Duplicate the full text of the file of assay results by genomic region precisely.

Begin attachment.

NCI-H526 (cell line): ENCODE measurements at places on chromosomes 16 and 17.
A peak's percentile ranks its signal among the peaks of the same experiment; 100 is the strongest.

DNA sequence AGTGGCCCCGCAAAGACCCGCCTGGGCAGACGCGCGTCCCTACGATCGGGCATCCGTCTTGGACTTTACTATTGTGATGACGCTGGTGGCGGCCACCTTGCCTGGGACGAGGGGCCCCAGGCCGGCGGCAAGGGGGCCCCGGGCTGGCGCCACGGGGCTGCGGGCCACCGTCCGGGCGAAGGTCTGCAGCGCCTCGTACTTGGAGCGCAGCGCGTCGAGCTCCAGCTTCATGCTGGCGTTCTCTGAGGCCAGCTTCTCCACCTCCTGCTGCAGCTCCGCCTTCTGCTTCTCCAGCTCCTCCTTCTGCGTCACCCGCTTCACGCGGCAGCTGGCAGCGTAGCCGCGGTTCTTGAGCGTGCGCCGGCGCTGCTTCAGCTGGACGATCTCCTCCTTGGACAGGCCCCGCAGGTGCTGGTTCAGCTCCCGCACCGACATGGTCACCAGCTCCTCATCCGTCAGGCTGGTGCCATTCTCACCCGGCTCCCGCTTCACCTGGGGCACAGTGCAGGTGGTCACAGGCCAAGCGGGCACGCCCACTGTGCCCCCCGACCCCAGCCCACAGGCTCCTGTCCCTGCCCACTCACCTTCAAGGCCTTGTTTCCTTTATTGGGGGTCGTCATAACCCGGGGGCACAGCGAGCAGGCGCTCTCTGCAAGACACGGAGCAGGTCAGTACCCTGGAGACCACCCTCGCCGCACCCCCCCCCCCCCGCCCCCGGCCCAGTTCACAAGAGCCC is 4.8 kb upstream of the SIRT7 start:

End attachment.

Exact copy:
NCI-H526 (cell line): ENCODE measurements at places on chromosomes 16 and 17.
A peak's percentile ranks its signal among the peaks of the same experiment; 100 is the strongest.

DNA sequence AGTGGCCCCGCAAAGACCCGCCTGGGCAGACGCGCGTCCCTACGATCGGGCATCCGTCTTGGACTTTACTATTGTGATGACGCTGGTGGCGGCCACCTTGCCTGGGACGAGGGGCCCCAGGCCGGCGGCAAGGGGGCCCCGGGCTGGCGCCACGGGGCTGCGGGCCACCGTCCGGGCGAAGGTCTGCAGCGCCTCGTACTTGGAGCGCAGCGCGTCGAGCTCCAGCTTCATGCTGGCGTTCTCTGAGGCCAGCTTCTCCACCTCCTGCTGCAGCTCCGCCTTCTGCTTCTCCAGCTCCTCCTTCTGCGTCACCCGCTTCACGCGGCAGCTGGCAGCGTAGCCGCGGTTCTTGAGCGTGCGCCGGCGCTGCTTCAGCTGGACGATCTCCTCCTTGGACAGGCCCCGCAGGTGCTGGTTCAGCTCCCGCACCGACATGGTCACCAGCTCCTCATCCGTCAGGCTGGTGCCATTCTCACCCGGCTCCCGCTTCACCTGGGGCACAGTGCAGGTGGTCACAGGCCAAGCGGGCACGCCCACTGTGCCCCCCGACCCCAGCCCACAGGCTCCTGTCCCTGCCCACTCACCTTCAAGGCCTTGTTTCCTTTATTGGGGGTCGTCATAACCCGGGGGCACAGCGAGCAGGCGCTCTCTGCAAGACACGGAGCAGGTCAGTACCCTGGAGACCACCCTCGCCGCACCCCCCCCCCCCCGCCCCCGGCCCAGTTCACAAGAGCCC is 4.8 kb upstream of the SIRT7 start: